His last sentence is the most damning:  "This volatility is the enemy of the buy-and-hold investor who is at the whim of much more sophisticated global banks."  It is precisely this risk that demands a higher return.  Over time, these deviations produce much higher returns.

3. Technology Companies
Here Hoffman claims that Tech companies drove growth in the 80s, 90s and in the last decade.  Not sure which tech companies drove growth in the 80s, but it wasn't until 1999 when the tech bubble expanded before bursting a short time later.

The bottom line is that flash-in-the-pan tech companies don't drive long term growth.  The most boring companies that you could imagine are the ones to buy and hold for long periods of time.  Trading stocks to catch a ride on the next shooting star is a fool's game.  Long term investing in U.S. equities is not about picking hot, individual stocks.  It is about long-term growth.

4.  Taxes
You aren't going to avoid taxes.  What is the alternative?  Not investing?  Hoffman claims that long-term capital gains are at/near an all-time low.  Will they rise?  Under this President; you bet your ass they will.  But, is Hoffman claiming to so prescient that he knows the long-term rate in 20, 30 or 40 years from now?  I don't think he does.  Not investing in U.S. stocks now because of some phantom tax rate three decades from now is terrible, terrible advice.

5.  Interest rates
To Hoffman's credit (it only took me to point 5 to give him credit), interest rates won't stay low forever.  But, interest rates were much higher in the 80s and 90s, during one of the greatest bull markets in our history.

In 1985, interest rates were six times higher than they are now (Of course, that didn't stop the high-flying tech companies of the 1980s that he writes about).  He should be arguing that it is a terrible time to be in bonds.  As interest rates rise, current bond prices fall.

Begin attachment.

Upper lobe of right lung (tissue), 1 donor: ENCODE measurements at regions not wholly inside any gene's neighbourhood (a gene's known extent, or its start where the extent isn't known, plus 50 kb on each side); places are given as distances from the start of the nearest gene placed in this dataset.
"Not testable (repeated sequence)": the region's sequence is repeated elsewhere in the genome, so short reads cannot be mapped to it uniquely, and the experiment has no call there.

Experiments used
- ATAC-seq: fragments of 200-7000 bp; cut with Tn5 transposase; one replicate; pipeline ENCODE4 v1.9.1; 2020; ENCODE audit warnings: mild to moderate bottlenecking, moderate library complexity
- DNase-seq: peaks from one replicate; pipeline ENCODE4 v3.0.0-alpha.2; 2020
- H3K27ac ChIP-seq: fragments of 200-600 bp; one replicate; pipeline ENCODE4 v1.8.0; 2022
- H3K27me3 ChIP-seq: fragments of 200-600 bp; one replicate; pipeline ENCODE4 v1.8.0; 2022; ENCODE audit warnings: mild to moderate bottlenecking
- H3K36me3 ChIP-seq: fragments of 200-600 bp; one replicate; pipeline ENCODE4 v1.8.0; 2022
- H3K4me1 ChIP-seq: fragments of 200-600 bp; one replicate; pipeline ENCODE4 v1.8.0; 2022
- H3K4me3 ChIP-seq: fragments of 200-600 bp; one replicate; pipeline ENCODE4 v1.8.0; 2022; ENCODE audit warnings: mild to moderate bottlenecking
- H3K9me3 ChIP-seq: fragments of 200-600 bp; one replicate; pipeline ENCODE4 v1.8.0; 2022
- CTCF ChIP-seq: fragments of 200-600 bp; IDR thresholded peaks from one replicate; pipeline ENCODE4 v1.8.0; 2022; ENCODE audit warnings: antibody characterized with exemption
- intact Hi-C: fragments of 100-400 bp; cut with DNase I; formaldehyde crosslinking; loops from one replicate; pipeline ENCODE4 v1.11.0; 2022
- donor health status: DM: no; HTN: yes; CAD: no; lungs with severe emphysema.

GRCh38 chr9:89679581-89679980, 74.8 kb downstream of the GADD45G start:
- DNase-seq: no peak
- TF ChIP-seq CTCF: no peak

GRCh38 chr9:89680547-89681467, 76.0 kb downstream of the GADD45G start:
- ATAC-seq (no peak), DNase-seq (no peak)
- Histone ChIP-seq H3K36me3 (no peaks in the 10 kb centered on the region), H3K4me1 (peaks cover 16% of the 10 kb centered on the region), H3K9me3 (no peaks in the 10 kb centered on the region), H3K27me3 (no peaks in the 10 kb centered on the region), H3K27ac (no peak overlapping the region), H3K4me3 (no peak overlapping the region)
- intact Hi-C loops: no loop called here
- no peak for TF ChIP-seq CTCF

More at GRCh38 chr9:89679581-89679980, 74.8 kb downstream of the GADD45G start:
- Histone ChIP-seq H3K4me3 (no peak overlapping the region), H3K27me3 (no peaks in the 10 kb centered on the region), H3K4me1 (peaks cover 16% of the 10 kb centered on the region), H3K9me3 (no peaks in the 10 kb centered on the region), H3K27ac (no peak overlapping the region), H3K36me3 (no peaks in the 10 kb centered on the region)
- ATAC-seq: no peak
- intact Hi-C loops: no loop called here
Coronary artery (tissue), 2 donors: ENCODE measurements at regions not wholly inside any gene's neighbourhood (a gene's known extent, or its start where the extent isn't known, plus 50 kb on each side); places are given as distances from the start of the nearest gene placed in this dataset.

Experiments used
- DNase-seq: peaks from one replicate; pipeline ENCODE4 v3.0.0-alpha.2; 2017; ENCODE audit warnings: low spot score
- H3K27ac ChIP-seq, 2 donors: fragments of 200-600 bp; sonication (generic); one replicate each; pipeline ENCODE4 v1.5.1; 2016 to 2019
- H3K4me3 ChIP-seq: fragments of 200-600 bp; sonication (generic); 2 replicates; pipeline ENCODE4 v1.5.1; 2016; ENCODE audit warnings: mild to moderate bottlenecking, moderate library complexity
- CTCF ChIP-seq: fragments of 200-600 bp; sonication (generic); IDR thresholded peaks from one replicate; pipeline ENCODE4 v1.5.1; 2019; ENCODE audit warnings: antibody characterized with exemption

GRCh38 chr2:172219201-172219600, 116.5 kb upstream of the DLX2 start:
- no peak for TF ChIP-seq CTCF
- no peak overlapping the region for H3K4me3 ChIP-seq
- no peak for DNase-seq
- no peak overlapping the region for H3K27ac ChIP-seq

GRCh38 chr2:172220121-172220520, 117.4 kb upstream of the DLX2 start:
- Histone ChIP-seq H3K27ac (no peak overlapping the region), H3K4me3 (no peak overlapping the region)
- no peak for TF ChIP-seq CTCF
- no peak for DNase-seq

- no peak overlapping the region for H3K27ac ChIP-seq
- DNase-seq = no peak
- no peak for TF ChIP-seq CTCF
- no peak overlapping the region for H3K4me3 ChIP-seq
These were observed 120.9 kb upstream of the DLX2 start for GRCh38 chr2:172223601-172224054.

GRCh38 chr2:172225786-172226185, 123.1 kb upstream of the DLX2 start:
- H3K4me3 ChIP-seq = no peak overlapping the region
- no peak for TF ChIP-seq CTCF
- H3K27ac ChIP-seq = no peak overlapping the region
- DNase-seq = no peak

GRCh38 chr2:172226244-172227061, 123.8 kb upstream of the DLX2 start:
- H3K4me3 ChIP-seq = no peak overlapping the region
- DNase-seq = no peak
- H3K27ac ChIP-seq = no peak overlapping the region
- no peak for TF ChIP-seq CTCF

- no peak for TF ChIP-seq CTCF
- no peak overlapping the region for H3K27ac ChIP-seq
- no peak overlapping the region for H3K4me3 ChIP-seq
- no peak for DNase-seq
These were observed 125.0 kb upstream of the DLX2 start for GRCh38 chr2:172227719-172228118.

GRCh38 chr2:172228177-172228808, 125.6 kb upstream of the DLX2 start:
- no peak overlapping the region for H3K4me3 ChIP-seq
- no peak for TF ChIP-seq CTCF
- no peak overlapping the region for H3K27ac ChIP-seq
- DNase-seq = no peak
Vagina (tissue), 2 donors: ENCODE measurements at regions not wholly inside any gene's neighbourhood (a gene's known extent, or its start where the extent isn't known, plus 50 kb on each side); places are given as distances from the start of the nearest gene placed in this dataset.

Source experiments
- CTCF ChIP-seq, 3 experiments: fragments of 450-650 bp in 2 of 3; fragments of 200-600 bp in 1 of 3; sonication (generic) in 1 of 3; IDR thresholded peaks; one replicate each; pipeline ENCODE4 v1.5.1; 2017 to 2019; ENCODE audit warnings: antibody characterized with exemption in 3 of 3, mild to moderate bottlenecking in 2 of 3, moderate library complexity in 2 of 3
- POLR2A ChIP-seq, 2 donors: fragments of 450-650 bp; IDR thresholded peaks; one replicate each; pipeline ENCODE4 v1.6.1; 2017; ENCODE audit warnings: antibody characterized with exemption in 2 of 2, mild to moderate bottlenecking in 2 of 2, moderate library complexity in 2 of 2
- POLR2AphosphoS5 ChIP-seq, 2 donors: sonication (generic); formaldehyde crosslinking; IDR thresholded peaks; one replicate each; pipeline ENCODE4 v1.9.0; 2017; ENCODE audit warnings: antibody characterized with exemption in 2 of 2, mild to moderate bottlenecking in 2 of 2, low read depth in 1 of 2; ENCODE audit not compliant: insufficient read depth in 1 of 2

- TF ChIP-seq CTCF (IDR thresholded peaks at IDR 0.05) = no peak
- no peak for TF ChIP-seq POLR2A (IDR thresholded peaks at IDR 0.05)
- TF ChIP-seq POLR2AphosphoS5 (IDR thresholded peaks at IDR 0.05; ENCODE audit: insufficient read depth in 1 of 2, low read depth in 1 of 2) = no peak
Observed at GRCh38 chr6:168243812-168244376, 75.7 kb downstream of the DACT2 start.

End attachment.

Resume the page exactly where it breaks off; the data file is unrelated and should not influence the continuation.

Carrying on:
6. You are already over-correlated in the market
This one (may) ring the most true.  Much like you shouldn't have all of the money that you invest in the stock of the company you work for, you should be 100% invested in U.S. equities.  Diversification is key.  To get on what's called the "efficient frontier", you need to have a variety of assets that are not highly correlated.

And, that right there, is the entire point that Hoffman is missing.  Much like Lucky Charms are part of a balanced, nutritional breakfast, U.S. equities should be a portion of an investment portfolio that contains Stocks (both U.S. and international), fixed income (bonds), real estate, precious metals, et al.  The percentage of these securities all depends on your risk tolerance.  If you are older, your risk is probably lower; if you are younger, it should be higher.  There is some risk you can diversify away (by holding assets that are negatively correlated) and some risk that you can't (that's called Market Risk).  

Not being in U.S. stocks hurts you in two ways.  One, you are missing out on a key piece of diversification and two; you are missing out on lots of potential long-term growth.

Please ignore the terrible, terrible advice that Auren Hoffman is offering you.